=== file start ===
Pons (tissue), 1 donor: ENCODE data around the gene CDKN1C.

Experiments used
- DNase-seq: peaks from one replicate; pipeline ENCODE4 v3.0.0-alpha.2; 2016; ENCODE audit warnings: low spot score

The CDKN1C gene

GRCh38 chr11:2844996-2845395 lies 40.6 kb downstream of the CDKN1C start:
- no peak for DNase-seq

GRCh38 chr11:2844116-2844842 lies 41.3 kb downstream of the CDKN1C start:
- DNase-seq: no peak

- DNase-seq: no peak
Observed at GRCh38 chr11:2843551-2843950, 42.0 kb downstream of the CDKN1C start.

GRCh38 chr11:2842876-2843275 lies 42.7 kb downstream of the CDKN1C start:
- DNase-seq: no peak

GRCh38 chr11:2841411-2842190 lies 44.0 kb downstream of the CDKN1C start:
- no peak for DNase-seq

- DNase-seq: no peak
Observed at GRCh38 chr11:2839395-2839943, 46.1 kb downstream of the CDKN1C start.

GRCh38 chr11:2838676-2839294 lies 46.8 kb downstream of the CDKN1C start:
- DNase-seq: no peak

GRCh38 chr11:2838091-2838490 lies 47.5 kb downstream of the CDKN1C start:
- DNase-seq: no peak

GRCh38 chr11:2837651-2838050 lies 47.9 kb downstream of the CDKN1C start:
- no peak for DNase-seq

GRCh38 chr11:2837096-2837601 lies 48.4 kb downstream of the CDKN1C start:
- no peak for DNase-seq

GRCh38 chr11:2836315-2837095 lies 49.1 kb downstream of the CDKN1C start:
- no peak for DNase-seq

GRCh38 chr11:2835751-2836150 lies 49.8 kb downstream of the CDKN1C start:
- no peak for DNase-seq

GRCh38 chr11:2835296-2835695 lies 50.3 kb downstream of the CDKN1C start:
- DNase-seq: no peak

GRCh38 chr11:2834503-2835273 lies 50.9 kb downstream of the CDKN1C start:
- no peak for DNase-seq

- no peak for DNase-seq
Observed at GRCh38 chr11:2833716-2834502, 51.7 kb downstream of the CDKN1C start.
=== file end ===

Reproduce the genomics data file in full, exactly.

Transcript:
Pons (tissue), 1 donor: ENCODE data around the gene CDKN1C.

Experiments used
- DNase-seq: peaks from one replicate; pipeline ENCODE4 v3.0.0-alpha.2; 2016; ENCODE audit warnings: low spot score

The CDKN1C gene

GRCh38 chr11:2844996-2845395 lies 40.6 kb downstream of the CDKN1C start:
- no peak for DNase-seq

GRCh38 chr11:2844116-2844842 lies 41.3 kb downstream of the CDKN1C start:
- DNase-seq: no peak

- DNase-seq: no peak
Observed at GRCh38 chr11:2843551-2843950, 42.0 kb downstream of the CDKN1C start.

GRCh38 chr11:2842876-2843275 lies 42.7 kb downstream of the CDKN1C start:
- DNase-seq: no peak

GRCh38 chr11:2841411-2842190 lies 44.0 kb downstream of the CDKN1C start:
- no peak for DNase-seq

- DNase-seq: no peak
Observed at GRCh38 chr11:2839395-2839943, 46.1 kb downstream of the CDKN1C start.

GRCh38 chr11:2838676-2839294 lies 46.8 kb downstream of the CDKN1C start:
- DNase-seq: no peak

GRCh38 chr11:2838091-2838490 lies 47.5 kb downstream of the CDKN1C start:
- DNase-seq: no peak

GRCh38 chr11:2837651-2838050 lies 47.9 kb downstream of the CDKN1C start:
- no peak for DNase-seq

GRCh38 chr11:2837096-2837601 lies 48.4 kb downstream of the CDKN1C start:
- no peak for DNase-seq

GRCh38 chr11:2836315-2837095 lies 49.1 kb downstream of the CDKN1C start:
- no peak for DNase-seq

GRCh38 chr11:2835751-2836150 lies 49.8 kb downstream of the CDKN1C start:
- no peak for DNase-seq

GRCh38 chr11:2835296-2835695 lies 50.3 kb downstream of the CDKN1C start:
- DNase-seq: no peak

GRCh38 chr11:2834503-2835273 lies 50.9 kb downstream of the CDKN1C start:
- no peak for DNase-seq

- no peak for DNase-seq
Observed at GRCh38 chr11:2833716-2834502, 51.7 kb downstream of the CDKN1C start.